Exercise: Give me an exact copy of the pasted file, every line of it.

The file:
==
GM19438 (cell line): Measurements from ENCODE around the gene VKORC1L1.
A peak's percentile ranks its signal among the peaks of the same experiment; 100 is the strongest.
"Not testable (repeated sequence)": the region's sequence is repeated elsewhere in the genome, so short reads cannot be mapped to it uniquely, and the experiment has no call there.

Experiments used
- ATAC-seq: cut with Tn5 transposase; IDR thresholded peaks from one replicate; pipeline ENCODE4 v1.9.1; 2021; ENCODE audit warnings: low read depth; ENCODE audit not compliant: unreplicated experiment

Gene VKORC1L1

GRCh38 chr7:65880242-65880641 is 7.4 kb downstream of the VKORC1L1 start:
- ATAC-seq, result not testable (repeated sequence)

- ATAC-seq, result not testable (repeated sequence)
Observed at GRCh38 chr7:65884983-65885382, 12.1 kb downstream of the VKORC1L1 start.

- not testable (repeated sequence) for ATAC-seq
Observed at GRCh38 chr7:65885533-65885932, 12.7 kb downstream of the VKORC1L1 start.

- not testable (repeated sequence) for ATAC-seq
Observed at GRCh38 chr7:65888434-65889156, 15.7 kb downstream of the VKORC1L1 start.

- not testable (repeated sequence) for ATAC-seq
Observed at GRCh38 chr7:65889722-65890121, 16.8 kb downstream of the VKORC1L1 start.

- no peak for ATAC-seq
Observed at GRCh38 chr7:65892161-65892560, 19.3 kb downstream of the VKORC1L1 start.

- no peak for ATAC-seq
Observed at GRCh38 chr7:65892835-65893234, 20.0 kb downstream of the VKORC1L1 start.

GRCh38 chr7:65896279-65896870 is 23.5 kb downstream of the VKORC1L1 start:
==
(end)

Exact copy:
GM19438 (cell line): Measurements from ENCODE around the gene VKORC1L1.
A peak's percentile ranks its signal among the peaks of the same experiment; 100 is the strongest.
"Not testable (repeated sequence)": the region's sequence is repeated elsewhere in the genome, so short reads cannot be mapped to it uniquely, and the experiment has no call there.

Experiments used
- ATAC-seq: cut with Tn5 transposase; IDR thresholded peaks from one replicate; pipeline ENCODE4 v1.9.1; 2021; ENCODE audit warnings: low read depth; ENCODE audit not compliant: unreplicated experiment

Gene VKORC1L1

GRCh38 chr7:65880242-65880641 is 7.4 kb downstream of the VKORC1L1 start:
- ATAC-seq, result not testable (repeated sequence)

- ATAC-seq, result not testable (repeated sequence)
Observed at GRCh38 chr7:65884983-65885382, 12.1 kb downstream of the VKORC1L1 start.

- not testable (repeated sequence) for ATAC-seq
Observed at GRCh38 chr7:65885533-65885932, 12.7 kb downstream of the VKORC1L1 start.

- not testable (repeated sequence) for ATAC-seq
Observed at GRCh38 chr7:65888434-65889156, 15.7 kb downstream of the VKORC1L1 start.

- not testable (repeated sequence) for ATAC-seq
Observed at GRCh38 chr7:65889722-65890121, 16.8 kb downstream of the VKORC1L1 start.

- no peak for ATAC-seq
Observed at GRCh38 chr7:65892161-65892560, 19.3 kb downstream of the VKORC1L1 start.

- no peak for ATAC-seq
Observed at GRCh38 chr7:65892835-65893234, 20.0 kb downstream of the VKORC1L1 start.

GRCh38 chr7:65896279-65896870 is 23.5 kb downstream of the VKORC1L1 start: